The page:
I like Wendy’s even more flexible prompts for the 2020 TBR Challenge. This month’s is “Friends” and I was tempted to read one of several books in my TBR with “Enemy” in the title. Just to be contrary. Instead I doubled down with a Harlequin Superromance by Abby Gaines, Her Best Friend’s Wedding, which is part of a series called “More than Friends.” I think I picked it up because I’d read and enjoyed an earlier Gaines book, Married by Mistake, when it was a Harlequin freebie. Overall, I enjoyed this one too, but it was an uneven reading experience. Here’s the good, and . . . well, the ugly:
The late-lamented Superromance was one of my favorite Harlequin lines for its relatively realistic settings and storylines (more middle-class than billionaire). They can be angsty, but this one is pretty light and at times comic, which suited my mood.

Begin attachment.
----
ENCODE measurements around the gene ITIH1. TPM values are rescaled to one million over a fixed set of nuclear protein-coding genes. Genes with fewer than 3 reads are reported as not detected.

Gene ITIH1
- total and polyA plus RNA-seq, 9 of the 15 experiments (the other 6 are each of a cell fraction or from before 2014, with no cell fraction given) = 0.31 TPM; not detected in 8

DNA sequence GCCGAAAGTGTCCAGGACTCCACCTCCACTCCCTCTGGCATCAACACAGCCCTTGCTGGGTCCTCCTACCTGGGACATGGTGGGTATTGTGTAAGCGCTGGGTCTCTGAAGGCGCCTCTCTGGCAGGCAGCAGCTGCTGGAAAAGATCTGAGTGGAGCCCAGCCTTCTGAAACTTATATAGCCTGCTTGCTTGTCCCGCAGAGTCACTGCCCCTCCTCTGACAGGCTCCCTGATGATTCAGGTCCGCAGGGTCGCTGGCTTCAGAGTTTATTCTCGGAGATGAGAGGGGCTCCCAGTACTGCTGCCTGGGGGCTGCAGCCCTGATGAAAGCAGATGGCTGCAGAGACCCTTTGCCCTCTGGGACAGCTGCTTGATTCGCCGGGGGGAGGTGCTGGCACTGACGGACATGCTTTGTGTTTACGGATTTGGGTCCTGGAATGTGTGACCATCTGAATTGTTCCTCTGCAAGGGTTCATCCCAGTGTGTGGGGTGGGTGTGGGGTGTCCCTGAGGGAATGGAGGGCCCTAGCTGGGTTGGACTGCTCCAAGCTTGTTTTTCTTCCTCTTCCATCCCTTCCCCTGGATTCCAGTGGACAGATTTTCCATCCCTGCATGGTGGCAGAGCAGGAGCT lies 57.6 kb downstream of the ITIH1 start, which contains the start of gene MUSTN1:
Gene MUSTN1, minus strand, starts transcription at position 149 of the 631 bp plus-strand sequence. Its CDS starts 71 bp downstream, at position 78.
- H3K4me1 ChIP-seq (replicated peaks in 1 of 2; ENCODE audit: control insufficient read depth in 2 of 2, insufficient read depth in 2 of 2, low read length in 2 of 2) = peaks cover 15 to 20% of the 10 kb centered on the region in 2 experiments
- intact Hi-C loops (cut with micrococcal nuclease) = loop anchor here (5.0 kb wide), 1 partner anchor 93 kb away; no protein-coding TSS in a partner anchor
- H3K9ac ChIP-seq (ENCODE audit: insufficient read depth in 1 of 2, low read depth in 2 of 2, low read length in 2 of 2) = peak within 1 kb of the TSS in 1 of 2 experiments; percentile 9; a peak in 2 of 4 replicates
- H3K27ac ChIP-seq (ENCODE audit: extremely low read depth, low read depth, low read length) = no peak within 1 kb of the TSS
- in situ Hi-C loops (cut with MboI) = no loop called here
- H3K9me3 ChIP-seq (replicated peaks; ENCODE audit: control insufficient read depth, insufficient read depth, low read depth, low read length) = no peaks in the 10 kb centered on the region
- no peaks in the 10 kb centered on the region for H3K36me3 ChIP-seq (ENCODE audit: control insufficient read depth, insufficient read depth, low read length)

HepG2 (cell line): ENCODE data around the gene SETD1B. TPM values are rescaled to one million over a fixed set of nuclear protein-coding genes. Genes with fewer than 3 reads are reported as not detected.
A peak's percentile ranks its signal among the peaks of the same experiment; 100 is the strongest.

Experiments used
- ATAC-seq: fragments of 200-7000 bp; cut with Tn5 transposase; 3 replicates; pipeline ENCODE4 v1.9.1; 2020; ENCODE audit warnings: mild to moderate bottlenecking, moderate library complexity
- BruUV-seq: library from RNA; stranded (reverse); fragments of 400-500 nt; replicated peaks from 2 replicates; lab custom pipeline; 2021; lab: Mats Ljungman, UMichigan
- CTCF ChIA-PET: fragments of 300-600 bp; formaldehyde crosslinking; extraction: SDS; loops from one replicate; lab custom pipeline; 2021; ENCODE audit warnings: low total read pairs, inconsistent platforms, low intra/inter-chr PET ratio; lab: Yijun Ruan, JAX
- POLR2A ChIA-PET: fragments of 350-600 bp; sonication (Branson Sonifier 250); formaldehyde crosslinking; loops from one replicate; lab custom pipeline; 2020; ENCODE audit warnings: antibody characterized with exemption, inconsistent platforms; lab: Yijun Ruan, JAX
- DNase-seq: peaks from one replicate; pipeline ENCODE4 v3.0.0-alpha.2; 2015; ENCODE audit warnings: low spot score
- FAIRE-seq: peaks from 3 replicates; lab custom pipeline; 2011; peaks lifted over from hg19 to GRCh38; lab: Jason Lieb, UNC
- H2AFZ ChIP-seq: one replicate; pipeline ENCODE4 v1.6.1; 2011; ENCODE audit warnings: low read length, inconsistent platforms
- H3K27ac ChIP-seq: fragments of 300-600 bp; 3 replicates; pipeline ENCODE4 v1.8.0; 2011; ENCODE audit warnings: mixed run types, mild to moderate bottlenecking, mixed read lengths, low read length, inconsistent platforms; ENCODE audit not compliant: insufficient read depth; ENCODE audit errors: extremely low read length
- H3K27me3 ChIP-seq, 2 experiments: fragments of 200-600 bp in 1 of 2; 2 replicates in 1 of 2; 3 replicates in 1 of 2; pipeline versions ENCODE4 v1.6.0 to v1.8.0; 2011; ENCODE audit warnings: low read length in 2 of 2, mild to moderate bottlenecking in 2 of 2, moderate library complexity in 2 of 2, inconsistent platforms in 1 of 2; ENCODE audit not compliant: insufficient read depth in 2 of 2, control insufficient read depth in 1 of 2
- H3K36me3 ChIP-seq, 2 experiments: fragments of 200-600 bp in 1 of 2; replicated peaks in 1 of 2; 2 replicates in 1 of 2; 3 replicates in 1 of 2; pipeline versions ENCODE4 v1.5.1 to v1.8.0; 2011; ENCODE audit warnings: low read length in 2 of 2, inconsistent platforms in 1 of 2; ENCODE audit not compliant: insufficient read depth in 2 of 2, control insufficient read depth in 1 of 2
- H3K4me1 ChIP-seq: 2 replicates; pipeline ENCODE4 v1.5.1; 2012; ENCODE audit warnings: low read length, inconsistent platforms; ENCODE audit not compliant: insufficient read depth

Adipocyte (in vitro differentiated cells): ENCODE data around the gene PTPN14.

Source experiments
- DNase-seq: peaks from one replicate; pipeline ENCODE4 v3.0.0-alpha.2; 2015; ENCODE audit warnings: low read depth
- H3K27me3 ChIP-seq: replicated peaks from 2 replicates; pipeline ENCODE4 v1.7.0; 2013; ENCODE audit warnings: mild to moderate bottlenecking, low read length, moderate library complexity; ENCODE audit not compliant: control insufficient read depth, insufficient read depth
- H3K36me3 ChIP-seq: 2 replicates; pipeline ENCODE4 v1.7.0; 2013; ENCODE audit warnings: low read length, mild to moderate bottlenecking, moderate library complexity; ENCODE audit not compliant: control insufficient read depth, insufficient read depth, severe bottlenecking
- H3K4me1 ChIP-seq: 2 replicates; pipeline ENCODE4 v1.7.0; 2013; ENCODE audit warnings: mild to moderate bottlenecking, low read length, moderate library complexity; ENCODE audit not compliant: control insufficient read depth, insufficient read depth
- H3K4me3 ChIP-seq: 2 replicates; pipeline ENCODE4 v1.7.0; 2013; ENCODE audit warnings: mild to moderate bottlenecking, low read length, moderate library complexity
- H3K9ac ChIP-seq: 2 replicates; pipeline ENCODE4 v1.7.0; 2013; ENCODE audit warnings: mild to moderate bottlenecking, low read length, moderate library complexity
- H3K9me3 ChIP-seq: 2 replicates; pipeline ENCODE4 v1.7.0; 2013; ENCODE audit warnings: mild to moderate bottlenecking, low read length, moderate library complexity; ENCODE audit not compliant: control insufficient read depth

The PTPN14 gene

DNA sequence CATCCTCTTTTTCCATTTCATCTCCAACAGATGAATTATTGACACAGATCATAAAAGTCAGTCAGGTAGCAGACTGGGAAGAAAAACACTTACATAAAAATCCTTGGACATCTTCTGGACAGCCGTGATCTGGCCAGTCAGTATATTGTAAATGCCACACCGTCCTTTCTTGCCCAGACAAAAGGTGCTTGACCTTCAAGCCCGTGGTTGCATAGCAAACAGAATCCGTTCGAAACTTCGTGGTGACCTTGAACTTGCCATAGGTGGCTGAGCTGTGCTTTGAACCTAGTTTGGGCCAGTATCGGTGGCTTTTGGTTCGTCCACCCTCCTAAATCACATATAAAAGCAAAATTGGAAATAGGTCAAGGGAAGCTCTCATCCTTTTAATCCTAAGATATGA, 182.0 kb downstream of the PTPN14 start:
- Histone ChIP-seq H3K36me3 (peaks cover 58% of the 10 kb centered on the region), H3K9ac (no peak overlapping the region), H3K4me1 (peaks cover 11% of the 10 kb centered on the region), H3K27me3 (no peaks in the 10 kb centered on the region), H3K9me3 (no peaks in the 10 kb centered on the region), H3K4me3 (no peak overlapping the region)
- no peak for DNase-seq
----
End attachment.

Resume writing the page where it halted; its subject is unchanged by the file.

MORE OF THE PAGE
Our heroine, Sadie, is excited to introduce the guy she’s just met to her friends and family. But Daniel, who didn’t think he and Sadie had a spark or were dating, falls for her best friend Meg at first sight, and it’s Meg, not Sadie, who brings him home to the small town where their parents live next door to each other. Sadie takes comfort in the fact that Meg’s romances are short-lived, and is determined to show Daniel that Meg’s not right for him. But Meg’s brother Trey is just as determined to thwart her plans.
This plot has the potential for disaster and a lot of stupid and ugly behavior. In fact, I nearly DNFed early on when Trey catches Sadie peeking through his mom’s dining room window. I’m pretty fed up with “funny” plots that humiliate the heroine and/or where she doesn’t act like a mature woman. Luckily, this one moved past that pretty quickly. No one betrays a friendship, and Sadie’s heart ends up in the right place–with Trey, of course.